Last summer, India.Arie stopped by the Santa Monica headquarters of Grammy organizers NARAS, giving staffers there a chance to ”meet her and touch her,” in the words of her record company’s president, Kedar Massenburg. Apparently, the guitar-strumming neo-soulstress touched the right people: Last week, Arie came away with a stunning seven Grammy nominations, besting higher-profile newcomer Alicia Keys’ six nods, and coming in just under front-runner U2’s total of eight. Arie tells EW.com that even she was surprised by the large number of nominations, which include one for Album of the Year for ”Acoustic Soul.”
But Motown prez Massenburg says that visions of Grammys were dancing in his head from the moment he signed Arie. ”One of the things we did from the beginning with India is to make sure industry people saw her,” he says. ”Acoustic Soul” took nine months to reach platinum status, but it caught insiders’ attention early on when Motown publicized endorsements from veteran artists, most notably Stevie Wonder, who called her a ”gentle genius.” Wonder, a Motown artist for his entire career, first heard Arie’s album (and her tribute song to him, ”Wonderful”) in Massenburg’s office; the exec played it for him in hopes of exactly the kind of praise that resulted. ”If you’re approved amongst your peers, that’s half the battle,” Massenburg says.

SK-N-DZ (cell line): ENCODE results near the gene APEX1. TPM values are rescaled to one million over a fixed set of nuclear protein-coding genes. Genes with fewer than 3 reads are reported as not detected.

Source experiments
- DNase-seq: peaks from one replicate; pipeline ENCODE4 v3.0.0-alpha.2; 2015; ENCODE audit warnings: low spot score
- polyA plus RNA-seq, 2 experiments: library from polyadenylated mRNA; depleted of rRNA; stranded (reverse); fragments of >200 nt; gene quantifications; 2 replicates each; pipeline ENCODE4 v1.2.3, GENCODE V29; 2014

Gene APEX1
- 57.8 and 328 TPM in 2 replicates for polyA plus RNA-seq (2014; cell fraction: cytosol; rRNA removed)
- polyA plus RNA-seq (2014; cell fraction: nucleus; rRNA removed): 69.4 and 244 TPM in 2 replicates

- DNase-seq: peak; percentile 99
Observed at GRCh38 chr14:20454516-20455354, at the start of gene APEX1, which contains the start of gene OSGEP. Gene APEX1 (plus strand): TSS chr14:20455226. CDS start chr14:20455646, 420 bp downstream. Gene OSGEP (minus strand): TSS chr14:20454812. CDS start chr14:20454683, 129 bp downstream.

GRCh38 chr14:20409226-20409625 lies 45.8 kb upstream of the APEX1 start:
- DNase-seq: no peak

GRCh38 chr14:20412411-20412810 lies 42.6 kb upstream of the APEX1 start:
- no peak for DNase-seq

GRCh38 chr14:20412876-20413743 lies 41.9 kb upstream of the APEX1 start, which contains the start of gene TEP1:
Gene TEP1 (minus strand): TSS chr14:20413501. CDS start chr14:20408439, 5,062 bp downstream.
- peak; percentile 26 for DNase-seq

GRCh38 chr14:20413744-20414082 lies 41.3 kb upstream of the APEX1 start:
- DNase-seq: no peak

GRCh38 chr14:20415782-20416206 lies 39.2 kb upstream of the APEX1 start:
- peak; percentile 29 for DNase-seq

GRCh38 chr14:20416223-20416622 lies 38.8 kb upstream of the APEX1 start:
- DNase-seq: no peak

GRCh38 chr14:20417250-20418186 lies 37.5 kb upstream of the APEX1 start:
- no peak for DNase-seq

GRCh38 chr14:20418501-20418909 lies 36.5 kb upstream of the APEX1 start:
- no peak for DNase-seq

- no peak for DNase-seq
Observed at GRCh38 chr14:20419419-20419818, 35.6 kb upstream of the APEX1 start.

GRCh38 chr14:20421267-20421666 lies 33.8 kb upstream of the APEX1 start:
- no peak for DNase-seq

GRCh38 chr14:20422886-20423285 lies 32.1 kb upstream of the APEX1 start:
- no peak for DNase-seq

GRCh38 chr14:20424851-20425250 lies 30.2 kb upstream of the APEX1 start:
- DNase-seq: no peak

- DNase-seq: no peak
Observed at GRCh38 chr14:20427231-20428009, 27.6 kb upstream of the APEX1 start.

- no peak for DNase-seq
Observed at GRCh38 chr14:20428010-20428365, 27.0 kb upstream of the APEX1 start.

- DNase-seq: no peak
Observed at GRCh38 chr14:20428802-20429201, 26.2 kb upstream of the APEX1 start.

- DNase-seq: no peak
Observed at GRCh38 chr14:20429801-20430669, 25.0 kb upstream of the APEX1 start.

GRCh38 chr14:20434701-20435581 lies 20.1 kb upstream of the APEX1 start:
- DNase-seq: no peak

Arie says that Wonder, Elton John, Patti LaBelle, and other artists who’ve praised her might have recognized her as an ”old soul” — a hip-hop-influenced 25-year-old who salutes Miles Davis, Stevie Ray Vaughn, and Robert Johnson by name on her album. ”I think they’re like, ‘Who’s this young girl singin’ like an old lady?”’ Arie says. ”I have a great reverence for music and musicians. I love Stevie Wonder and I hope he heard his influence in my music.”